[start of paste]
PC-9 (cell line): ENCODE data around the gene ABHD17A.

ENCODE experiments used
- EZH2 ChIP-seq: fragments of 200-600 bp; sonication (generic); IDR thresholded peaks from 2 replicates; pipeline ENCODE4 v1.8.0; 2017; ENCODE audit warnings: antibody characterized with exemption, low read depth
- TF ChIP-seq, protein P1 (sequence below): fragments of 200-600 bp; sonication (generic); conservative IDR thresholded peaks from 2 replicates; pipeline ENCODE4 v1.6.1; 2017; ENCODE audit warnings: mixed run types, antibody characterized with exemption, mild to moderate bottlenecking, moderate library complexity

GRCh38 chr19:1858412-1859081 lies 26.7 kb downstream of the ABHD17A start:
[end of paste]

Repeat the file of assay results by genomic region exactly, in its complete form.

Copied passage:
PC-9 (cell line): ENCODE data around the gene ABHD17A.

ENCODE experiments used
- EZH2 ChIP-seq: fragments of 200-600 bp; sonication (generic); IDR thresholded peaks from 2 replicates; pipeline ENCODE4 v1.8.0; 2017; ENCODE audit warnings: antibody characterized with exemption, low read depth
- TF ChIP-seq, protein P1 (sequence below): fragments of 200-600 bp; sonication (generic); conservative IDR thresholded peaks from 2 replicates; pipeline ENCODE4 v1.6.1; 2017; ENCODE audit warnings: mixed run types, antibody characterized with exemption, mild to moderate bottlenecking, moderate library complexity

GRCh38 chr19:1858412-1859081 lies 26.7 kb downstream of the ABHD17A start: